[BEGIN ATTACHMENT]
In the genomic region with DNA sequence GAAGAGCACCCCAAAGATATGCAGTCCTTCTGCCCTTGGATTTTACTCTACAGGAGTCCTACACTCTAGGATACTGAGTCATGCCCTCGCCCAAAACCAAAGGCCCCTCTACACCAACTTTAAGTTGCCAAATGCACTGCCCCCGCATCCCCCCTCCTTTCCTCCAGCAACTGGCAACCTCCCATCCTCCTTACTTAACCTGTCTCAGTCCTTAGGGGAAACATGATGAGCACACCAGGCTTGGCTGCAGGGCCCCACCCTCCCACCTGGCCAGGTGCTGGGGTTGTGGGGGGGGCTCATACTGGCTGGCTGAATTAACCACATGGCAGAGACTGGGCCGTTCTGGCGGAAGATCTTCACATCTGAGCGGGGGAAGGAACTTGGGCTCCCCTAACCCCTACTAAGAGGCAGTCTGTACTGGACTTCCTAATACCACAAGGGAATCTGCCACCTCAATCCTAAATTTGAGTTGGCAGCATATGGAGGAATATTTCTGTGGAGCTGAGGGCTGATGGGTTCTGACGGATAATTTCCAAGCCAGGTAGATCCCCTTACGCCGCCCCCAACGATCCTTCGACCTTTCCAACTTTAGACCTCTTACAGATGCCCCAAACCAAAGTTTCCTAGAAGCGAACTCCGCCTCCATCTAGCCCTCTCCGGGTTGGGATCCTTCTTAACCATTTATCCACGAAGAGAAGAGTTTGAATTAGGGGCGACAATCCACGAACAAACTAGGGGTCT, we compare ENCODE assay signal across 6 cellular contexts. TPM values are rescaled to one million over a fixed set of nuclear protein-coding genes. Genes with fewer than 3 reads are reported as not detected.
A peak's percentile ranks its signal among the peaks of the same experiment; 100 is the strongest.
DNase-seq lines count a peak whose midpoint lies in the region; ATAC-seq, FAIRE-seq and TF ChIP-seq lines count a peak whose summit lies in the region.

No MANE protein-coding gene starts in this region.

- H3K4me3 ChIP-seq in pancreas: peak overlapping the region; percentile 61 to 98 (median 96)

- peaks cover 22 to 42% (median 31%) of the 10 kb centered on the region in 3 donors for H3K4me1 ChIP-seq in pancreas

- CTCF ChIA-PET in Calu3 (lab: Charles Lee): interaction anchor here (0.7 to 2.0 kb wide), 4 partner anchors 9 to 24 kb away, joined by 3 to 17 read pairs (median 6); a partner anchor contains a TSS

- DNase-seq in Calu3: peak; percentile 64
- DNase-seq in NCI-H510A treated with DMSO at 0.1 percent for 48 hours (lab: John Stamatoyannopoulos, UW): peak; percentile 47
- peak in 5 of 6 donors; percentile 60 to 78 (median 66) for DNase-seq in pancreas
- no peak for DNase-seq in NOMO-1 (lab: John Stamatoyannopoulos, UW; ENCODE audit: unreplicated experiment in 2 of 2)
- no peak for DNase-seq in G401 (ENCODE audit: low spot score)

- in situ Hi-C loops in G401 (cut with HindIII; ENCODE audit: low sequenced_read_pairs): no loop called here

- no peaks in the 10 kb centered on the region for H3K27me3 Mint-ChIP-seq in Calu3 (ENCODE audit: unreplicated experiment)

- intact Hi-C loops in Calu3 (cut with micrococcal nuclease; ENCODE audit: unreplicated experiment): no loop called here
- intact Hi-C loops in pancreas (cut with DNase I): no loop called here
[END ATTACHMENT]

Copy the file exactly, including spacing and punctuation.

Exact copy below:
In the genomic region with DNA sequence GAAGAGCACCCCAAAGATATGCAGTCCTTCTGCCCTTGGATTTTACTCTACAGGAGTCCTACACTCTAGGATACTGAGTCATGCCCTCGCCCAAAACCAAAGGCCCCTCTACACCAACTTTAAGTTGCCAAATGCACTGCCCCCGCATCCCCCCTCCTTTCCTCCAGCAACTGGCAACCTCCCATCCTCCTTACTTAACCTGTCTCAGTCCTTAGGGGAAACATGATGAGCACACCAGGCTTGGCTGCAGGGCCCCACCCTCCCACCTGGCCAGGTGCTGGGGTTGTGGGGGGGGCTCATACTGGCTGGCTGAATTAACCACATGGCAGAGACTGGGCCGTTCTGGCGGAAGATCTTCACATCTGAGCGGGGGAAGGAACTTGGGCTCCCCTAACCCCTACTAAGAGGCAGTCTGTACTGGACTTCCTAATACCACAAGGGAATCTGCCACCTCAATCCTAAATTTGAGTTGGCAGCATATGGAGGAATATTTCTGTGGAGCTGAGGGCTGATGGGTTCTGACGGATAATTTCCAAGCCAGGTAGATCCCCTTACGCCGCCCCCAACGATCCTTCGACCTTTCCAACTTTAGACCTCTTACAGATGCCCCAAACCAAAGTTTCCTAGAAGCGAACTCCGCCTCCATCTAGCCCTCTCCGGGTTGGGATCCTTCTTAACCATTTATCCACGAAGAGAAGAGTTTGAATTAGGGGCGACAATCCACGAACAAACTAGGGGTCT, we compare ENCODE assay signal across 6 cellular contexts. TPM values are rescaled to one million over a fixed set of nuclear protein-coding genes. Genes with fewer than 3 reads are reported as not detected.
A peak's percentile ranks its signal among the peaks of the same experiment; 100 is the strongest.
DNase-seq lines count a peak whose midpoint lies in the region; ATAC-seq, FAIRE-seq and TF ChIP-seq lines count a peak whose summit lies in the region.

No MANE protein-coding gene starts in this region.

- H3K4me3 ChIP-seq in pancreas: peak overlapping the region; percentile 61 to 98 (median 96)

- peaks cover 22 to 42% (median 31%) of the 10 kb centered on the region in 3 donors for H3K4me1 ChIP-seq in pancreas

- CTCF ChIA-PET in Calu3 (lab: Charles Lee): interaction anchor here (0.7 to 2.0 kb wide), 4 partner anchors 9 to 24 kb away, joined by 3 to 17 read pairs (median 6); a partner anchor contains a TSS

- DNase-seq in Calu3: peak; percentile 64
- DNase-seq in NCI-H510A treated with DMSO at 0.1 percent for 48 hours (lab: John Stamatoyannopoulos, UW): peak; percentile 47
- peak in 5 of 6 donors; percentile 60 to 78 (median 66) for DNase-seq in pancreas
- no peak for DNase-seq in NOMO-1 (lab: John Stamatoyannopoulos, UW; ENCODE audit: unreplicated experiment in 2 of 2)
- no peak for DNase-seq in G401 (ENCODE audit: low spot score)

- in situ Hi-C loops in G401 (cut with HindIII; ENCODE audit: low sequenced_read_pairs): no loop called here

- no peaks in the 10 kb centered on the region for H3K27me3 Mint-ChIP-seq in Calu3 (ENCODE audit: unreplicated experiment)

- intact Hi-C loops in Calu3 (cut with micrococcal nuclease; ENCODE audit: unreplicated experiment): no loop called here
- intact Hi-C loops in pancreas (cut with DNase I): no loop called here